Photo Courtesy of
Memphis Redbirds / Blues / Chicks Official Scorer:
(Guinozzo Centre Baseball Research)
Home of the Memphis Chickasaws
and Memphis Turtles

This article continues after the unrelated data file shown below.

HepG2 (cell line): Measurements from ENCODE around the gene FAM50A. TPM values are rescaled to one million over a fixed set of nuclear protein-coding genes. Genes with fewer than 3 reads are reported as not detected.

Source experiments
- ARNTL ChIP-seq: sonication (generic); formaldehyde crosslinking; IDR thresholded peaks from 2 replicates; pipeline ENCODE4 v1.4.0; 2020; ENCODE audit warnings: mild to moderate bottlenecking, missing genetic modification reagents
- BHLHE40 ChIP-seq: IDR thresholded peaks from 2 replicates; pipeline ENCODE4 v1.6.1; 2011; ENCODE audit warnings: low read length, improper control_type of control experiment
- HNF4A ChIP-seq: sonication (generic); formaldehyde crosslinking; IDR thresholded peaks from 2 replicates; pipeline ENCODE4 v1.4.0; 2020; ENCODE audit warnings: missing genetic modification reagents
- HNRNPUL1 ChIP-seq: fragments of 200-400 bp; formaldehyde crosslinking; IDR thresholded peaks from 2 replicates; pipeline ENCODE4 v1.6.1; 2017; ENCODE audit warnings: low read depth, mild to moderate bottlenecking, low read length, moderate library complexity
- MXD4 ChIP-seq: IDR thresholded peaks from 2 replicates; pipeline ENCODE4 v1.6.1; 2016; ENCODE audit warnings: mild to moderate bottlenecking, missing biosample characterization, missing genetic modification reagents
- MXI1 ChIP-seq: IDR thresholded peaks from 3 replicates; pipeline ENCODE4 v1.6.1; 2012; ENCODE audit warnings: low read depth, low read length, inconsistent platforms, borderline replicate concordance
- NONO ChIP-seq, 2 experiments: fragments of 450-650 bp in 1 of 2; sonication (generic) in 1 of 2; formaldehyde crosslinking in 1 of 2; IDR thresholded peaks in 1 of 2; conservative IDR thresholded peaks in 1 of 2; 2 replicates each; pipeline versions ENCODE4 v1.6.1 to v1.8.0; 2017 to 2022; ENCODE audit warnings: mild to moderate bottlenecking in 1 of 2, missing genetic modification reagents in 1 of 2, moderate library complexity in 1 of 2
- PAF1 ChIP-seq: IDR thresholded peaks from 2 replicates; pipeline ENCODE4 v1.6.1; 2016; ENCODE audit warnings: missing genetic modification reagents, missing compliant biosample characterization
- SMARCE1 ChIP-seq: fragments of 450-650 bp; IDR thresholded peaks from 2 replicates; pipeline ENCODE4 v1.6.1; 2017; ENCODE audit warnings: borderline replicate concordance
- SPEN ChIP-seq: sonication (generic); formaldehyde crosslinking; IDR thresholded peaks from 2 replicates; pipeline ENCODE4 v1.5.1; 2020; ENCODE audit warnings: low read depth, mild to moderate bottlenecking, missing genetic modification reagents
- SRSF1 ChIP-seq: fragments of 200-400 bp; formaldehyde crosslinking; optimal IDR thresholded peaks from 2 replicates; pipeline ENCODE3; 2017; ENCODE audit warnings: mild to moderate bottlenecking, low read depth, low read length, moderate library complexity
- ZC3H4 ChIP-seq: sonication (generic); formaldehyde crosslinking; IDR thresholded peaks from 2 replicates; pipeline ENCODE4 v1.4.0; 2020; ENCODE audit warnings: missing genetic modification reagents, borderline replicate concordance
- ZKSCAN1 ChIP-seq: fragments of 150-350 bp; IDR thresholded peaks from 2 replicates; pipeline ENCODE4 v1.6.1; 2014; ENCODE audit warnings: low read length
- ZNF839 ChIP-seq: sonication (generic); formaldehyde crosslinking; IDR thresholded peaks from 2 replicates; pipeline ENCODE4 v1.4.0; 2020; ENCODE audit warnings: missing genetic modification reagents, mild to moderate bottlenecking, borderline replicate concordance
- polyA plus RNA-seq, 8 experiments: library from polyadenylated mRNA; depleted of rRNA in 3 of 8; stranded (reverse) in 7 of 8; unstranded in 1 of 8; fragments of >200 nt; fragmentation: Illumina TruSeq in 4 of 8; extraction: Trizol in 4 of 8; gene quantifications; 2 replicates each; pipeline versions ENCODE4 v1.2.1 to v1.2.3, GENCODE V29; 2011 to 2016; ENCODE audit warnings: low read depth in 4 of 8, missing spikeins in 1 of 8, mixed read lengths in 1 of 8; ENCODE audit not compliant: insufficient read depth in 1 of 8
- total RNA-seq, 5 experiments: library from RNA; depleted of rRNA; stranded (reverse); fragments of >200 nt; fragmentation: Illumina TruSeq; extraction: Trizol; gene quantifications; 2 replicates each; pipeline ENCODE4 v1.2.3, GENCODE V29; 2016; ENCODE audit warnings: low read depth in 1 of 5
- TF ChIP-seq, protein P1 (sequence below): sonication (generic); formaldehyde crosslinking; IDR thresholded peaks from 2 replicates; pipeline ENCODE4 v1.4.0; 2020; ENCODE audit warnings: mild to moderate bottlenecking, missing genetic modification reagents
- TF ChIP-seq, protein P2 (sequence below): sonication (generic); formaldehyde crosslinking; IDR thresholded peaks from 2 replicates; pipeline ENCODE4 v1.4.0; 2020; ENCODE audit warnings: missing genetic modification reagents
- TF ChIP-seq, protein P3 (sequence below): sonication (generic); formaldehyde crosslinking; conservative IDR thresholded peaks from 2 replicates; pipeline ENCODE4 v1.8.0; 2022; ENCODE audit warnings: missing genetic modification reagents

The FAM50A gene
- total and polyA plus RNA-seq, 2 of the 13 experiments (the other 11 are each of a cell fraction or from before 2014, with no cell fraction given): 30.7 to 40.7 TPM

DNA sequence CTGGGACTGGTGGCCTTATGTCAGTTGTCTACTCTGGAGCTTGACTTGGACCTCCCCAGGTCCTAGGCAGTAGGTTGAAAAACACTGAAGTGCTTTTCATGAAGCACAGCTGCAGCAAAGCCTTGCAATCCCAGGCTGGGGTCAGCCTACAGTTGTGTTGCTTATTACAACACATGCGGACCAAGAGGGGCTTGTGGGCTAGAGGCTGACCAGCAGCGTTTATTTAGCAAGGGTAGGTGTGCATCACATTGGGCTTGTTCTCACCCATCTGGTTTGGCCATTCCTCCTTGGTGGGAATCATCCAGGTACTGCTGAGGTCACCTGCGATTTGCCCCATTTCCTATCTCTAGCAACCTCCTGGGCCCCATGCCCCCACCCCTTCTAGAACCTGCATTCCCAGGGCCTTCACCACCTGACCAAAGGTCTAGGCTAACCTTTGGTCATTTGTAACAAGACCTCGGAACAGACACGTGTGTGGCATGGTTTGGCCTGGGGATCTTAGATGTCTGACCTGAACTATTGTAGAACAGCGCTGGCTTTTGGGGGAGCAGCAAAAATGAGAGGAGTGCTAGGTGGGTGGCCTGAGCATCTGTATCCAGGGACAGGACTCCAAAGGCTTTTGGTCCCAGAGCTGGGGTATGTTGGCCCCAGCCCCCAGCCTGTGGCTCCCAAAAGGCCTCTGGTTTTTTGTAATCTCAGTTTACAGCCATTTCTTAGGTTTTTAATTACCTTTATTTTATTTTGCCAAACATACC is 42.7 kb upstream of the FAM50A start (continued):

The real Moonlight Graham would return to his hometown of Chisholm after his baseball career and serve as the town doctor for 50 years. Moonlight Graham would bat .262 for the Egyptians in 1906. The other interesting sidenote of 1906 is that it featured Glenn Liebardt on the mound. The future Cleveland Indians' pitcher put up the best record ever at Russwood Park, posting a 35-11 record in a single season, and amazingly didn't have a 1st place team finish to show for it. Good pitching continued into 1907 as future Cincinnati Reds' Ralph Savidge would post a 20-11 record in as the Egyptians finished 3rd with a 73-62. After the 1908 season, the Memphis Egyptians would change their name to the Memphis Turtles for the 1909 season. The name change would become a terrible move for the club, because it seemed to put a jinx on the team that had been so consistent during its reign as the Egyptians. For 3 seasons, the Memphis Turtles finished well below .500, at or near the bottom of the Southern Association with their worst season coming in 1909 when they finished 51-88. The only thing that kept 1909 from being a completely forgettable year was the appearance of soon to be Brooklyn Dodger (then called the Brooklyn Superbas) Jake Daubert who put up a .314 with 14 doubles in 283 At Bats. Daubert would go on to the Major Leagues and become the best player yet produced by Russwood Park as he would bat .350 for Brooklyn in 1913 and take home the first MLB Most Valuable Player Award ever given to any Russwood Park alumni. Daubert would play for 15 MLB seasons and lead the league in hitting twice as well as in triples twice. Frank Allen would post a 22-14 in 1910 but with records like Clyde Goodwin's 5-12 and Al Klawitter's 8-15… it was all for naught. After 3 years of cellar dwelling, the Turtles were no more. They would adopt a new name in 1912 in honor of the local Indian tribe that called this part of Tennessee home… the Chickasaws. Though they would be known by many as the "Memphis Chicks" over the next 50 years, their official name was always in homage to the local Chickasaw Indian tribe.